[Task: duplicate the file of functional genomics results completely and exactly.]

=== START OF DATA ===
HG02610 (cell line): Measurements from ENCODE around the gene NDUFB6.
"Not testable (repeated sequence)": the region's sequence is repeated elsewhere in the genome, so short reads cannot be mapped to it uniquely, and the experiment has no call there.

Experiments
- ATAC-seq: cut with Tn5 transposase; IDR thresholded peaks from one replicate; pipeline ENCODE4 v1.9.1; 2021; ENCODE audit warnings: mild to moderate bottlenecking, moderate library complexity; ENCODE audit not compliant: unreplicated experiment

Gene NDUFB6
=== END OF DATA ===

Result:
HG02610 (cell line): Measurements from ENCODE around the gene NDUFB6.
"Not testable (repeated sequence)": the region's sequence is repeated elsewhere in the genome, so short reads cannot be mapped to it uniquely, and the experiment has no call there.

Experiments
- ATAC-seq: cut with Tn5 transposase; IDR thresholded peaks from one replicate; pipeline ENCODE4 v1.9.1; 2021; ENCODE audit warnings: mild to moderate bottlenecking, moderate library complexity; ENCODE audit not compliant: unreplicated experiment

Gene NDUFB6